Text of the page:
A few days ago I was driving from Jackson toward the Airport. I had to be very careful as I came up behind two people on bicycles. Oncoming traffic made it necessary for me to slow down and wait to pass. The highway shoulder was narrow in that spot.
After going around them, I observed the Jackson to Teton National Park bicycle pathway, which cost millions. It was vacant with seasonal closure signs. The weather was beautiful, perfect for an afternoon bicycle ride. Without snow, no elk were in sight. So why close the pathway? Allegedly it is because of elk migration and the possible conflict. Joggers and bicycle enthusiasts quit riding at this time, not because of the weather, but because the pathway is closed making it dangerous to cycle or jog on the shoulder of the highway. Bureaucrats decided on an arbitrary closure date, regardless of the presence of animals, putting a multimillion dollar pathway in mothballs for six months. Cowboy Common Sense would say leave that pathway open all year, with signs at regular intervals saying, “Wildlife has right-of-way. When wildlife present, move to highway.”
So why do government bureaucrats, federal, state, and local, feel a need to regulate something like this which should be a simple common sense solution? Because of the Hammer Principle. “When you give government a hammer, everything looks like a nail.” Bureaucrats have to justify their jobs by creating restrictive regulations which also require enforcement.
Another truism is, “When government steps in to solve a problem, it creates two or more problems of equal or greater magnitude.” Read that again and ponder it.
The classic illustration of that truism happened in Star Valley in the late 80s or early 90s. Government was subsidizing the price of milk. Bureaucrats decided, in their infinite wisdom, that there were too many dairy farms. So they devised a program where dairy farmers who were having a tough time could be bought out for a certain amount per cow. They would sign an agreement that they wouldn’t re-enter the dairy business for several years. Under this program at least half of the dairy farms in Star Valley were retired. Government considered that a success.
But it had unforeseen consequences. The farmers could still legally farm their land. With no cows to feed, they simply put their crops on the market. The price of hay dropped to less than the cost of swathing and baling. The farmers who had formerly been raising hay as a cash crop were going bankrupt because they could no longer make a profit. The price of grain also dropped to rock bottom, stressing the grain farmers.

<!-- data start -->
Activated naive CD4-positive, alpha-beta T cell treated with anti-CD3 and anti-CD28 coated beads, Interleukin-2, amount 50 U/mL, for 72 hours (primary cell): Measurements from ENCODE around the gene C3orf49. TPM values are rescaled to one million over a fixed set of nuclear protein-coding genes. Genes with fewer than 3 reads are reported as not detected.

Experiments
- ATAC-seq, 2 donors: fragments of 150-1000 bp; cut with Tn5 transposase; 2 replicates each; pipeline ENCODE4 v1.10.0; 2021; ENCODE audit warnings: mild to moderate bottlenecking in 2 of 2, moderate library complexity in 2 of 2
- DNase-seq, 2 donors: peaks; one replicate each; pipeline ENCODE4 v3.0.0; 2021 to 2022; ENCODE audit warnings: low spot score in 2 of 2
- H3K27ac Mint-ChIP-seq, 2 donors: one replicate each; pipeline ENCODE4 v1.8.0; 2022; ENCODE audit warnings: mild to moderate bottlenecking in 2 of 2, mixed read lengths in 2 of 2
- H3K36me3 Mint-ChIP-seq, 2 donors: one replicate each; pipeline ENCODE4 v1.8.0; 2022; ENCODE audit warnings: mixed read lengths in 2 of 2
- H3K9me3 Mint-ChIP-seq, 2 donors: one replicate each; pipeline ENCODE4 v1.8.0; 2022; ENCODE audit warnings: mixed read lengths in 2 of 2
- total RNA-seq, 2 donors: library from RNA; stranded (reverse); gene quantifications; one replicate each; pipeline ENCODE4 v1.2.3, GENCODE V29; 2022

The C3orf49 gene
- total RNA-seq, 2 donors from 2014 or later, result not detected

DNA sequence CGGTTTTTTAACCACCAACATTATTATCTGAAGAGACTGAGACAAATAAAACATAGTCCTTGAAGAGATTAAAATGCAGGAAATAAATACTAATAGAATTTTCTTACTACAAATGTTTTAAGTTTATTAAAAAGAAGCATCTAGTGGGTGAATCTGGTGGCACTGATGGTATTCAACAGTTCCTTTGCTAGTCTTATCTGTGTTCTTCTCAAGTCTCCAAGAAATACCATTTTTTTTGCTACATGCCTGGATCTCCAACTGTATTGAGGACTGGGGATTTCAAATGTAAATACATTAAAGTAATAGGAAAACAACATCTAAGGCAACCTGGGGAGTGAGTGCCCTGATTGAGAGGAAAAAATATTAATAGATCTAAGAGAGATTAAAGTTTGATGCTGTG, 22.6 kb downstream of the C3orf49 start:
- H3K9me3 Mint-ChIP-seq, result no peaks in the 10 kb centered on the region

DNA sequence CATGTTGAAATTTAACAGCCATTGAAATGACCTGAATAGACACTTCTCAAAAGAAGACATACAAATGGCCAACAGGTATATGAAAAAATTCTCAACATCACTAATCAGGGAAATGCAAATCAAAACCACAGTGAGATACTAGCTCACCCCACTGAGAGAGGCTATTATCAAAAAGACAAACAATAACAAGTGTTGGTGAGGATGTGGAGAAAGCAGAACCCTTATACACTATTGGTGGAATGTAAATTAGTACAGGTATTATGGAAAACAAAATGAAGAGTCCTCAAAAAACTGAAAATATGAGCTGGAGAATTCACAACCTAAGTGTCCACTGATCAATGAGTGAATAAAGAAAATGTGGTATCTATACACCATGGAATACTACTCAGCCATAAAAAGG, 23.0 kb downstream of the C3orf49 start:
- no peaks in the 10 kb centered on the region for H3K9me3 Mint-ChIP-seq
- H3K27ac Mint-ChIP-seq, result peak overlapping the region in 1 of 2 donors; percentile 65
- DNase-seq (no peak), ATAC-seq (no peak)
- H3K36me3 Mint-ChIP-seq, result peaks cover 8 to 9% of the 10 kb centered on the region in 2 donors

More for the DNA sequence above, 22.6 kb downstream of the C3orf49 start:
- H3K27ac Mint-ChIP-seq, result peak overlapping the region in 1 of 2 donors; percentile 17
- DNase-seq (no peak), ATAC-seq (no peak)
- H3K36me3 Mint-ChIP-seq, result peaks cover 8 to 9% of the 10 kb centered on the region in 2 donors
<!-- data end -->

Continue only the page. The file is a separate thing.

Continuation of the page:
And what did the government do with the cows they bought? They sent them to slaughter. The price of beef dropped dramatically, putting a huge stress on ranchers who made their living raising cattle. With a shortage of local milk, the Star Valley Cheese Factory had to ship milk in from Utah and Idaho. The increased expense and shortage put them in a financial hole from which they never recovered, eventually going out of business. The chain reaction of one government program caused chaos.
This kind of economic disruption happens every time government intervenes to solve a problem. Cowboy common sense says, “Let the free markets work.” Without a government milk subsidy, some would have abandoned the dairy business on their own. The gradual decline in the number of dairies would have made a soft landing for the local economy, rather than a crash. Free-market capitalism works. Government, get out the way!
One of the most devastating economic disasters of our lifetime involved government meddling in the housing market. The resulting housing bubble and subsequent crash devastated our economy. As with most boondoggles, it began with good intentions. Under the Clinton administration, policies were changed to encourage home ownership. These regulations mandated that banks and mortgage companies must loan to new homeowners without requiring proof that the mortgage could be repaid. Government was actually fining lenders who would not make loans to marginal borrowers—a stunning example of violating common business sense. The carrot to entice people to buy a home, who otherwise could not afford it, was little or no money down and extremely low interest rates for the first few years. Then as their low introductory-rate mortgages reverted to regular interest rates, the payments increased. Millions of new homeowners couldn’t make the payments. With little or no money invested, they simply walked away. This caused numerous banks and mortgage companies to be upside-down on their balance sheets. The government stepped in to rescue the banks with taxpayer dollars. Once again government meddling caused a chain reaction.
Government seldom considers unintended consequences. Determining the cost of items as diverse as housing and milk are best left to consumers and businesses, not to a government bureaucrat. To quote Ronald Reagan, “Government is not the solution to the problem; government is the problem.”
And please, local government, open the bicycle pathways year round with notification that wildlife has the right-of-way. Safety of bicyclers and joggers is more important than possibly inconveniencing an elk. That’s just cowboy common sense.
Remember, “Life is always better when viewed from between the ears of a horse.”